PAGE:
Robot ethics is a branch of applied ethics which endeavours to isolate and analyse ethical issues arising in connection with present and prospective uses of robots. These issues span human autonomy protection and promotion, moral responsibility and liability, privacy, fair access to technological resources, social and cultural discrimination, in addition to the ethical dimensions of personhood.
Robots are machines endowed with sensing, information processing, and motor abilities. Information processing in robotic systems takes notably the form of perception, reasoning, planning, and learning, in addition to feedback signal processing and control. The coordinated exercise of these abilities enables robotic systems to achieve goal-oriented and adaptive behaviours. Communication technologies enable robots to access networks of software agents hosted by other robotic and computer systems. New generations of robots are becoming increasingly proficient in coordinating their behaviours and pursuing shared goals with heterogeneous teams of agents which include other robots, humans, and software systems.
During the last decades of the last century, robots were mostly confined to industrial environments, and rigid protocols severely limited human-robot interaction there. The rapidly growing research areas of field and service robotics2are now paving the way to more extensive and versatile uses of robots in non-industrial environments, which range from the extreme scenarios of space missions, deep sea explorations, and rescue operations to the more conventional human habitats of workshops, homes, offices, hospitals, museums, and schools. In particular, research in a special area of service robotics called personal robotics is expected to enable richer and more flexible forms of human-robot interaction in the near future, bringing robots closer to humans in a variety of healthcare, training, education, and entertainment contexts.
Robot ethics is a branch of applied ethics which endeavours to isolate and analyse ethical issues arising in connection with present and prospective uses of robots. The following questions vividly illustrate the range of issues falling in the purview of robot ethics: * Who is responsible for damages caused by service and personal robots? * Are there ethical constraints on the design of control hierarchies for mixed human-robot cooperative teams? * Is the right to privacy threatened by personal robots accessing the internet? * Can military robots be granted the licence to kill in the battlefield? * Should one regard robots, just like human beings, as moral agents and bearers of fundamental rights?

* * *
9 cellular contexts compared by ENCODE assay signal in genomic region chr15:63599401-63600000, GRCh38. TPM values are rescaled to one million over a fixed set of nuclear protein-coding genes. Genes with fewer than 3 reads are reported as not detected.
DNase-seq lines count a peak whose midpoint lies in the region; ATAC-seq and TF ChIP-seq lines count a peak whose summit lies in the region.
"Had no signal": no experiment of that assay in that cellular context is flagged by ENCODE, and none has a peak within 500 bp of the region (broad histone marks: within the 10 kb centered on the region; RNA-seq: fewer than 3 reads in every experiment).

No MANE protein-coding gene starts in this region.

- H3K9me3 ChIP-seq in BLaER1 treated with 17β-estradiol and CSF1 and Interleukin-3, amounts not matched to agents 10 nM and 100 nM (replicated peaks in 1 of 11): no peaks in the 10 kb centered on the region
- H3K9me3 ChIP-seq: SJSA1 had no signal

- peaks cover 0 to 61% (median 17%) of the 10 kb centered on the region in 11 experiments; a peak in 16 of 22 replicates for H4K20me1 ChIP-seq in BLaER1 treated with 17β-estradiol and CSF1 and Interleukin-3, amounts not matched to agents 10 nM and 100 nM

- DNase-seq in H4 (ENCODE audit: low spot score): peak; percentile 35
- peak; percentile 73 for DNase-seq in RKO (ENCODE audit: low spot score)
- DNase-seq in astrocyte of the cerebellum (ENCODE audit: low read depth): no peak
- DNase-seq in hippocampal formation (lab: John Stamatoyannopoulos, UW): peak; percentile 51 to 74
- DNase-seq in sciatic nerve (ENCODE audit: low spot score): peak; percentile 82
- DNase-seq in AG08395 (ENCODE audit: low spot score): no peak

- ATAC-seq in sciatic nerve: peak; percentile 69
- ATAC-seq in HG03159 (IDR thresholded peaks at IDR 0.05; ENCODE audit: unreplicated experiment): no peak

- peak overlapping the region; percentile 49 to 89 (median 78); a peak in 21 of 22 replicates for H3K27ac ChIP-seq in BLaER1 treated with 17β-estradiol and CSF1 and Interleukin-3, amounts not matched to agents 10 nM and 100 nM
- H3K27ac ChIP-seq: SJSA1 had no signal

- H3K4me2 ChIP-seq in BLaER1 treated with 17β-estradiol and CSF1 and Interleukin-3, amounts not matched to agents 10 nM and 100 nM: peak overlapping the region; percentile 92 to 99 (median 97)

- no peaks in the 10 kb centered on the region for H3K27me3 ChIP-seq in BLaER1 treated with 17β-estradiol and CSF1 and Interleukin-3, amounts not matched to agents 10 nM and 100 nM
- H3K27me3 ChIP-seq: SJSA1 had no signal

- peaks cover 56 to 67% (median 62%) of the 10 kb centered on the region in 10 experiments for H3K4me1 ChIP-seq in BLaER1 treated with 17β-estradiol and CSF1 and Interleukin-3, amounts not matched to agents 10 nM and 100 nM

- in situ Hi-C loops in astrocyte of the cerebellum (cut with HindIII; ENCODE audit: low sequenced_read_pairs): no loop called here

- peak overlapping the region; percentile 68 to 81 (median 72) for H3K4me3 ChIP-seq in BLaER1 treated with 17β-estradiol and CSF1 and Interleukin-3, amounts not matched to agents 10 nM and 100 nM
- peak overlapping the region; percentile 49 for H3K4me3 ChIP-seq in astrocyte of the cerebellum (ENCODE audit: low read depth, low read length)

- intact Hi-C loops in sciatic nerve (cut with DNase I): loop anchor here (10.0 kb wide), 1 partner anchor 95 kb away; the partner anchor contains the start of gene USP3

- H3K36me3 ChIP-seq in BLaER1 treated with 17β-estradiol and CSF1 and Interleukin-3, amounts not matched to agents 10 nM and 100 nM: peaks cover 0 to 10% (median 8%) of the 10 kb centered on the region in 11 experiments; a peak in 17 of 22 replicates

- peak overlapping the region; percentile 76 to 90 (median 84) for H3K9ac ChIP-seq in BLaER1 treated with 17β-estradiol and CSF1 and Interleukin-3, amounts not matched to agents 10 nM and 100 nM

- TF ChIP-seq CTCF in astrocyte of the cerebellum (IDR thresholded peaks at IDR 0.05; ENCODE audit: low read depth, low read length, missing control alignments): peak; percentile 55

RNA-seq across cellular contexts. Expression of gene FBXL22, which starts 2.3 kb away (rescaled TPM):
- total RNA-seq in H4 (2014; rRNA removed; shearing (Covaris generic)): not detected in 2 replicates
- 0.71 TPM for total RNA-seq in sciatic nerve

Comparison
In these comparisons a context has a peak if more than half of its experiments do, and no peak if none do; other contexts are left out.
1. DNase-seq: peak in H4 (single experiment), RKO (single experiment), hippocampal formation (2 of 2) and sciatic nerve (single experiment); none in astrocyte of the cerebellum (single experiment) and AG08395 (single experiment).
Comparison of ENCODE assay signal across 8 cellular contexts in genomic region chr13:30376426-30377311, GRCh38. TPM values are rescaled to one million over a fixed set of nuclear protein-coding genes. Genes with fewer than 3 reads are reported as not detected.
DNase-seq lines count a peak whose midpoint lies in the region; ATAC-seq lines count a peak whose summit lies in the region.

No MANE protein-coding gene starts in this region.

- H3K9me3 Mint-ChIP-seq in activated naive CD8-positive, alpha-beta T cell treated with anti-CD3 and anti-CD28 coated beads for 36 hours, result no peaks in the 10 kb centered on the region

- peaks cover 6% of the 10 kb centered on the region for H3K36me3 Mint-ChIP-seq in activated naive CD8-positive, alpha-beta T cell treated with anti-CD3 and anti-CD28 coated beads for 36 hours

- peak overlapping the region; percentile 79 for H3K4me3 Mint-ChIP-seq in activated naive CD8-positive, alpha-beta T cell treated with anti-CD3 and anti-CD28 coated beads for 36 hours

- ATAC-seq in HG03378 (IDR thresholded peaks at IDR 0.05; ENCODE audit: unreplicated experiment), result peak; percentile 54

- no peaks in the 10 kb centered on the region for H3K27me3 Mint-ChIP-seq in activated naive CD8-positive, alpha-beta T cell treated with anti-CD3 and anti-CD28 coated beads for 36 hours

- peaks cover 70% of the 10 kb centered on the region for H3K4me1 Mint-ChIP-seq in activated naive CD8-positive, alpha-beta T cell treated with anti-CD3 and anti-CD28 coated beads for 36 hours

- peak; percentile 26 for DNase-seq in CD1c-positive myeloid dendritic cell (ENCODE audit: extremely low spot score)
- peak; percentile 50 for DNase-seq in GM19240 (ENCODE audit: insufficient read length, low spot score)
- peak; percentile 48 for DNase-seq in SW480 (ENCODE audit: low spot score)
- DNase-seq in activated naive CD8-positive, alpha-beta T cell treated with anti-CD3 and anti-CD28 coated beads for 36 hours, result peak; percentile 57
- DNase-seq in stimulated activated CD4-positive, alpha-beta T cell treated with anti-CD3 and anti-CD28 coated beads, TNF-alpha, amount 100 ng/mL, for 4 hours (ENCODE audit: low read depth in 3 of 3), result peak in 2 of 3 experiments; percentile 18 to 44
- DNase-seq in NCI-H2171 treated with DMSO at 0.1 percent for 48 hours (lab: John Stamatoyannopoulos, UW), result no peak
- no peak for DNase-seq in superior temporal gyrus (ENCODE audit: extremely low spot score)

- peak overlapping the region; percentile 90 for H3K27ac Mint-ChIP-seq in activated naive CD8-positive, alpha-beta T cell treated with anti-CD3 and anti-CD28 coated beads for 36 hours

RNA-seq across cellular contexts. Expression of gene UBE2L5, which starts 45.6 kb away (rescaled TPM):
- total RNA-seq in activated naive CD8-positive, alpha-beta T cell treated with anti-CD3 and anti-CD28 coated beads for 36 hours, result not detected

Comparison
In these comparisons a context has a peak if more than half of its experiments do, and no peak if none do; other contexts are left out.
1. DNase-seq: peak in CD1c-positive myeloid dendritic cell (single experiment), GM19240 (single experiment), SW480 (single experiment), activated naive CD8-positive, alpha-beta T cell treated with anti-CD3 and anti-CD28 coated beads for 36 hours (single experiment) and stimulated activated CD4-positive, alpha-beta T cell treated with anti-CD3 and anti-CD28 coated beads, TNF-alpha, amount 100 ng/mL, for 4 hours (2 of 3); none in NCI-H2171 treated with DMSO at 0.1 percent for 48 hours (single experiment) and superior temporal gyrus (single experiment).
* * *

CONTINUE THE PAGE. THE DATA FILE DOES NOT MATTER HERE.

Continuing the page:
WHAT IS A ROBOT?
To understand the concept of robot ethics, first of all, we need to understand what actually robot is. Given society’s long fascination with robotics, it seems hardly worth asking the question, as the answer surely must be obvious. On the contrary, there is still a lack of consensus among roboticists on how they define the object of their craft. For instance, an intuitive definition could be that a robot is merely a computer with sensors and actuators that allow it to interact with the external world; however, any computer that is connected to a printer or can eject a CD might qualify as a robot under that definition, yet few roboticists would defend that implication.
Certainly, artificial intelligence by itself can raise interesting issues, such as whether we ought to have humans in the loop more in critical systems, e.g., those controlling energy grids and making financial trades, lest we risk widespread blackouts and stock-market crashes. But robots or embodied AI that can directly exert influence on the world seem to pose additional or special risks and ethical quandaries we want to distinguish here. A plausible definition, therefore, needs to be more precise and distinguish robots from mere computers and...